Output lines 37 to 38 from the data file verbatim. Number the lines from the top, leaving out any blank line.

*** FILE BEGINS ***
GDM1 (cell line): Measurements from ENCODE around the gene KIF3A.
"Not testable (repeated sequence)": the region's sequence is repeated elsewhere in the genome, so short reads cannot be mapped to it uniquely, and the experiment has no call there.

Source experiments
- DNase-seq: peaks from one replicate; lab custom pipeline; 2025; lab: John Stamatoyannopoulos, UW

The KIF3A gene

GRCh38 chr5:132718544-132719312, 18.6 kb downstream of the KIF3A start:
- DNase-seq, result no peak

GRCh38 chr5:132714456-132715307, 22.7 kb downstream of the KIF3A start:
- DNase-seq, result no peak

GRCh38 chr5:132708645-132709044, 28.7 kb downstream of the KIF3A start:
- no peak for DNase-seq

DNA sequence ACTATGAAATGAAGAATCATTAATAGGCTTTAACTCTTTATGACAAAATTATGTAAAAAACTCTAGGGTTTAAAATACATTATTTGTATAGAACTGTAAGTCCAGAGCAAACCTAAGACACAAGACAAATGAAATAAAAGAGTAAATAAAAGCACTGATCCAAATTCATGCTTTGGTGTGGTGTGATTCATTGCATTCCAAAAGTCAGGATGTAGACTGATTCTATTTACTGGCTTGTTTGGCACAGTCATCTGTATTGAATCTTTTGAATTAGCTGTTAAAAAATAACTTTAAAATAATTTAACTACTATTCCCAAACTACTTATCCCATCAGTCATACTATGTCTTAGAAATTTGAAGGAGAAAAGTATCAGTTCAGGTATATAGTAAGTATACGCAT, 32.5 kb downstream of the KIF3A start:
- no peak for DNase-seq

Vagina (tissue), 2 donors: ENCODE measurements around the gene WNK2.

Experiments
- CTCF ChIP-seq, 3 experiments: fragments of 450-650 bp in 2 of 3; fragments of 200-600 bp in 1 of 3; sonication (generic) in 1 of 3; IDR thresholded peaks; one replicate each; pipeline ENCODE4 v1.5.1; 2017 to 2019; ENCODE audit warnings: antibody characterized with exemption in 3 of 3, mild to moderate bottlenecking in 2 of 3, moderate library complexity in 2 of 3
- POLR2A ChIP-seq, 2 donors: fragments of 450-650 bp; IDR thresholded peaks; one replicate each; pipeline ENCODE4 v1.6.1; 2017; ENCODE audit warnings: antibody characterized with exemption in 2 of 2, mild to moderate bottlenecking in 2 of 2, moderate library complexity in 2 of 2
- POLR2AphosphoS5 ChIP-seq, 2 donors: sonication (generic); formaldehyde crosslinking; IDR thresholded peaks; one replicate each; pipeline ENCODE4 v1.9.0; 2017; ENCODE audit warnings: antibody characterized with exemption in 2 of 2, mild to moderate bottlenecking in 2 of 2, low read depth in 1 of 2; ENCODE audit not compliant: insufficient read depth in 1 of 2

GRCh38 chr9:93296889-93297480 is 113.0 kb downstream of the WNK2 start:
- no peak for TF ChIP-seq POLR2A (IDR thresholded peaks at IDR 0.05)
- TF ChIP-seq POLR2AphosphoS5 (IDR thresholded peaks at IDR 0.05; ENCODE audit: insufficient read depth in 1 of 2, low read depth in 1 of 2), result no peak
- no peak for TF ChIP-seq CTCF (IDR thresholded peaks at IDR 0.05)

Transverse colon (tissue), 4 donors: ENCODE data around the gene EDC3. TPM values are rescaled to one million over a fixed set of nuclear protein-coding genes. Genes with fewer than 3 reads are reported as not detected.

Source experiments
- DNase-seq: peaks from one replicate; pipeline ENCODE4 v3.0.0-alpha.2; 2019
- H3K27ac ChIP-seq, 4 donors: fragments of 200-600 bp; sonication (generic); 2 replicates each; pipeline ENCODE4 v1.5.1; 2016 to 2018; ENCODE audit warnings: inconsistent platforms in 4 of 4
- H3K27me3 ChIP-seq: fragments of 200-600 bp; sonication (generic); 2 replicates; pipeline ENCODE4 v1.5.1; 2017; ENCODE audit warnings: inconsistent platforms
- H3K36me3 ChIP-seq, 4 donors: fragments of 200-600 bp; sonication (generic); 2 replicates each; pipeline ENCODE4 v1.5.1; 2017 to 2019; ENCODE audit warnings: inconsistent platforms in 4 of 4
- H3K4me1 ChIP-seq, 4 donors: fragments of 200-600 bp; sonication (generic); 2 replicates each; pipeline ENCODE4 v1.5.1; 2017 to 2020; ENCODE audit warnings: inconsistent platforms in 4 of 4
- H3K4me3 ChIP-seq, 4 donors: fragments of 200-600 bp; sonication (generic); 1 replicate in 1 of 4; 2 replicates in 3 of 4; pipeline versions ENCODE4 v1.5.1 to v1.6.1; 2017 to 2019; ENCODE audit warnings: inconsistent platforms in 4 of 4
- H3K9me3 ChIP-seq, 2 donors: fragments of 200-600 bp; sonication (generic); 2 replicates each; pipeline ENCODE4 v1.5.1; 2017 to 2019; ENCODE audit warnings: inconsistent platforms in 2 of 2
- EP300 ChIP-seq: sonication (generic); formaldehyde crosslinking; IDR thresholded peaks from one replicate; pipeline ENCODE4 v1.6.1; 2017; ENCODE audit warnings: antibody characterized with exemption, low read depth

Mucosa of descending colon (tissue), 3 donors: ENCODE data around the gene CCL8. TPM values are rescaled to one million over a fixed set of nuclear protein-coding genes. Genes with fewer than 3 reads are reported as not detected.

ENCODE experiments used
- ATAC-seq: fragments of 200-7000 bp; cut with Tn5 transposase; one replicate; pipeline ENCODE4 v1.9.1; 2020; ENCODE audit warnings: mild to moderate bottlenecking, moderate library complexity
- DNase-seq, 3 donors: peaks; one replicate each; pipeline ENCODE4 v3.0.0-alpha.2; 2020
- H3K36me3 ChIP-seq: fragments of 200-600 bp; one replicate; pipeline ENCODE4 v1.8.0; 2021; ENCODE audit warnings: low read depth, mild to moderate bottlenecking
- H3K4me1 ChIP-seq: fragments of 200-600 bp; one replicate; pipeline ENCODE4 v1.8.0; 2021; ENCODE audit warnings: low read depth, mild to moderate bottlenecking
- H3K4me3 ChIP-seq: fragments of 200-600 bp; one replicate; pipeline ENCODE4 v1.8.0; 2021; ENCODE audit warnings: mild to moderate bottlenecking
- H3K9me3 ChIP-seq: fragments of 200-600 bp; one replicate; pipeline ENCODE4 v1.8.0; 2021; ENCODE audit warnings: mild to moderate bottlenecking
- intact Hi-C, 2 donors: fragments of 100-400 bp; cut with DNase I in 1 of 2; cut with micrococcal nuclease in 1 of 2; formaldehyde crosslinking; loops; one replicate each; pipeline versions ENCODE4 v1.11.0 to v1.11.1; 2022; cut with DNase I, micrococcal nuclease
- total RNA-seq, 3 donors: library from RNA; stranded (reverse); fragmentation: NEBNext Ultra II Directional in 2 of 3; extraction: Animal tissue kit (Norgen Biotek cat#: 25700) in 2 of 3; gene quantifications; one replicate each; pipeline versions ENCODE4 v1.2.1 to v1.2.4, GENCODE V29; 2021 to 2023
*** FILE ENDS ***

- H3K36me3 ChIP-seq: fragments of 200-600 bp; one replicate; pipeline ENCODE4 v1.8.0; 2021; ENCODE audit warnings: low read depth, mild to moderate bottlenecking
- H3K4me1 ChIP-seq: fragments of 200-600 bp; one replicate; pipeline ENCODE4 v1.8.0; 2021; ENCODE audit warnings: low read depth, mild to moderate bottlenecking